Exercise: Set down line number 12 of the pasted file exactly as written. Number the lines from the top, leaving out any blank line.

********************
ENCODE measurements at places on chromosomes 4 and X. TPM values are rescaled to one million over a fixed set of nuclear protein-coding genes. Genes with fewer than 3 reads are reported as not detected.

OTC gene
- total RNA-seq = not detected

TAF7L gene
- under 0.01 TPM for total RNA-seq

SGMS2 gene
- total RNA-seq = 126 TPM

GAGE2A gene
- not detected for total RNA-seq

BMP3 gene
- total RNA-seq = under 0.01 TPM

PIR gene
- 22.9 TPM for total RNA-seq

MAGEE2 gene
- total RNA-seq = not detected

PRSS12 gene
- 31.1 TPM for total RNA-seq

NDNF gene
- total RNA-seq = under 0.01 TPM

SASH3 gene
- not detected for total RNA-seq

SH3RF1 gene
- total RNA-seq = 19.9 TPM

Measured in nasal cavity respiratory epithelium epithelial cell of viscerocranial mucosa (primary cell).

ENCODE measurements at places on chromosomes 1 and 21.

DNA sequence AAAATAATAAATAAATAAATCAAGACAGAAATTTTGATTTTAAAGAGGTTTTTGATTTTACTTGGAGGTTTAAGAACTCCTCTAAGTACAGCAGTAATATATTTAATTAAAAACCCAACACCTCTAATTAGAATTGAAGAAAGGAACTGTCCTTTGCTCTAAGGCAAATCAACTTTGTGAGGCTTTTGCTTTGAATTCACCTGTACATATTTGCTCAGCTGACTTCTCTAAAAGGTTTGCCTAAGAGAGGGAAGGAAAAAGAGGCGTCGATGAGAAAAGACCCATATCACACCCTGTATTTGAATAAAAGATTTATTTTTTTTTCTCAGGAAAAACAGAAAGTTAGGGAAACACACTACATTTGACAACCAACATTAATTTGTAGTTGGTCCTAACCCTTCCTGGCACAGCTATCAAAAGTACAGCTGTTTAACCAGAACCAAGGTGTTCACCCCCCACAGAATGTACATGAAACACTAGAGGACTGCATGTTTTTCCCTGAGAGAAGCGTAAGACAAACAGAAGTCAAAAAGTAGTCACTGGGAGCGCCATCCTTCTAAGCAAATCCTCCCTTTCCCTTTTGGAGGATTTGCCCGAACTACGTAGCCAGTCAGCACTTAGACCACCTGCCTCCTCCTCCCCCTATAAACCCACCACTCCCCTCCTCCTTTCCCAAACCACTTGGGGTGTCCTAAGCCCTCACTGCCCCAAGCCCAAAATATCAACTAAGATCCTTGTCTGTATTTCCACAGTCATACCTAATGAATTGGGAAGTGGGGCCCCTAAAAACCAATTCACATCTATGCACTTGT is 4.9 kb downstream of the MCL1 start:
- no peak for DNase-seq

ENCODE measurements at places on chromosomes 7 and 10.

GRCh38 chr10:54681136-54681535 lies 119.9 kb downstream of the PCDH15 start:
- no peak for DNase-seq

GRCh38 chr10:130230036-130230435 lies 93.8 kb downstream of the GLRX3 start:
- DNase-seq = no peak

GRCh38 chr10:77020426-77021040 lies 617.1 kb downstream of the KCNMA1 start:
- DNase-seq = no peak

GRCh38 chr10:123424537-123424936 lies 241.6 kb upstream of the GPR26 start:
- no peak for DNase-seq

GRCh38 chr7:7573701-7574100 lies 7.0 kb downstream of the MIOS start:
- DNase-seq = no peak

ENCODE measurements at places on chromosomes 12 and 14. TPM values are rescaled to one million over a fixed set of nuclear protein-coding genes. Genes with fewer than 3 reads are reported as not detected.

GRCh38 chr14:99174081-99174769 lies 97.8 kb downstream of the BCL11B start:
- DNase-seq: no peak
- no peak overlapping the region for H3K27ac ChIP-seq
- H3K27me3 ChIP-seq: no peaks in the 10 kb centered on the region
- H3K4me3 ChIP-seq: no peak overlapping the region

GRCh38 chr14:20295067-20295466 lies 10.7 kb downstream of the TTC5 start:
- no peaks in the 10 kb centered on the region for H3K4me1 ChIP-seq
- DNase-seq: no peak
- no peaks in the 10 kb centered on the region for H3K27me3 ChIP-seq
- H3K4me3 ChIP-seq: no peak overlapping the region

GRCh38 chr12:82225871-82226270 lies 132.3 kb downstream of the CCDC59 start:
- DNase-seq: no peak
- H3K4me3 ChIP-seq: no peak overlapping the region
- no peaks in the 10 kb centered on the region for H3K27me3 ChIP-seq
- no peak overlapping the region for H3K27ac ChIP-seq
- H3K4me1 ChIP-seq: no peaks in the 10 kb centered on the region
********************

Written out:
PIR gene